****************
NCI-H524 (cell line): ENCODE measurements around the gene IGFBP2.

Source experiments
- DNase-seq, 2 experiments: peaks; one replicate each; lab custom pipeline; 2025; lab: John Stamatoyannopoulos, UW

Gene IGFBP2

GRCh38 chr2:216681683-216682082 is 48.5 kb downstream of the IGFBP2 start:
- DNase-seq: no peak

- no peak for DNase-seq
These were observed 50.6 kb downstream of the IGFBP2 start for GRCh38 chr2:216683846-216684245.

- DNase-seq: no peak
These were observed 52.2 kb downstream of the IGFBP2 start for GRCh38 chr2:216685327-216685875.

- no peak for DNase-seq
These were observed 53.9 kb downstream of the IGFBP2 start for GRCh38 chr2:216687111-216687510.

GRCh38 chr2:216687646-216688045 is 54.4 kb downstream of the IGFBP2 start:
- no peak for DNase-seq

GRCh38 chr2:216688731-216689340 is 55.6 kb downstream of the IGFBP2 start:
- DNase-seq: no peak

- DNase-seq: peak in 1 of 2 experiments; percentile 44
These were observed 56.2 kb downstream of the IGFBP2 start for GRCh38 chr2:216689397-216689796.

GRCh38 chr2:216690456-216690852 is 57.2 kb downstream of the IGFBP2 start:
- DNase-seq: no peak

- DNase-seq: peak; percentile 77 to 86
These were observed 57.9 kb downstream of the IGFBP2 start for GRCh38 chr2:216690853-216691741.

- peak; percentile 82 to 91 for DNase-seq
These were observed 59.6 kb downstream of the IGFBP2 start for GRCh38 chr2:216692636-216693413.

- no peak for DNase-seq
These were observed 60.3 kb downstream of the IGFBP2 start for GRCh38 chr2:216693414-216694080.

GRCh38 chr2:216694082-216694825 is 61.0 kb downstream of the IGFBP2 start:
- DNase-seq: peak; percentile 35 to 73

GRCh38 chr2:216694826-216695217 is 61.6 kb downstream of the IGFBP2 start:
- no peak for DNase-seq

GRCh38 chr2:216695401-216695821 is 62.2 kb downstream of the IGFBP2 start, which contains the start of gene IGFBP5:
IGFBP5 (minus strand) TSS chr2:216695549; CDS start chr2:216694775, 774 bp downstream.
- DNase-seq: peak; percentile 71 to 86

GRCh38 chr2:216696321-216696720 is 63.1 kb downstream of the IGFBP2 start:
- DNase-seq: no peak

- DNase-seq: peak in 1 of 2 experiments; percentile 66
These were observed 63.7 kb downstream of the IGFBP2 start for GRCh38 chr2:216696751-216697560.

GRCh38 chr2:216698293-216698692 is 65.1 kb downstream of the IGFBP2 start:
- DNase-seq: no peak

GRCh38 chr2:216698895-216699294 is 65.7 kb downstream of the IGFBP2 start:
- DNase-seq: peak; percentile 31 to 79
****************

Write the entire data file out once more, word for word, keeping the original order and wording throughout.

NCI-H524 (cell line): ENCODE measurements around the gene IGFBP2.

Source experiments
- DNase-seq, 2 experiments: peaks; one replicate each; lab custom pipeline; 2025; lab: John Stamatoyannopoulos, UW

Gene IGFBP2

GRCh38 chr2:216681683-216682082 is 48.5 kb downstream of the IGFBP2 start:
- DNase-seq: no peak

- no peak for DNase-seq
These were observed 50.6 kb downstream of the IGFBP2 start for GRCh38 chr2:216683846-216684245.

- DNase-seq: no peak
These were observed 52.2 kb downstream of the IGFBP2 start for GRCh38 chr2:216685327-216685875.

- no peak for DNase-seq
These were observed 53.9 kb downstream of the IGFBP2 start for GRCh38 chr2:216687111-216687510.

GRCh38 chr2:216687646-216688045 is 54.4 kb downstream of the IGFBP2 start:
- no peak for DNase-seq

GRCh38 chr2:216688731-216689340 is 55.6 kb downstream of the IGFBP2 start:
- DNase-seq: no peak

- DNase-seq: peak in 1 of 2 experiments; percentile 44
These were observed 56.2 kb downstream of the IGFBP2 start for GRCh38 chr2:216689397-216689796.

GRCh38 chr2:216690456-216690852 is 57.2 kb downstream of the IGFBP2 start:
- DNase-seq: no peak

- DNase-seq: peak; percentile 77 to 86
These were observed 57.9 kb downstream of the IGFBP2 start for GRCh38 chr2:216690853-216691741.

- peak; percentile 82 to 91 for DNase-seq
These were observed 59.6 kb downstream of the IGFBP2 start for GRCh38 chr2:216692636-216693413.

- no peak for DNase-seq
These were observed 60.3 kb downstream of the IGFBP2 start for GRCh38 chr2:216693414-216694080.

GRCh38 chr2:216694082-216694825 is 61.0 kb downstream of the IGFBP2 start:
- DNase-seq: peak; percentile 35 to 73

GRCh38 chr2:216694826-216695217 is 61.6 kb downstream of the IGFBP2 start:
- no peak for DNase-seq

GRCh38 chr2:216695401-216695821 is 62.2 kb downstream of the IGFBP2 start, which contains the start of gene IGFBP5:
IGFBP5 (minus strand) TSS chr2:216695549; CDS start chr2:216694775, 774 bp downstream.
- DNase-seq: peak; percentile 71 to 86

GRCh38 chr2:216696321-216696720 is 63.1 kb downstream of the IGFBP2 start:
- DNase-seq: no peak

- DNase-seq: peak in 1 of 2 experiments; percentile 66
These were observed 63.7 kb downstream of the IGFBP2 start for GRCh38 chr2:216696751-216697560.

GRCh38 chr2:216698293-216698692 is 65.1 kb downstream of the IGFBP2 start:
- DNase-seq: no peak

GRCh38 chr2:216698895-216699294 is 65.7 kb downstream of the IGFBP2 start:
- DNase-seq: peak; percentile 31 to 79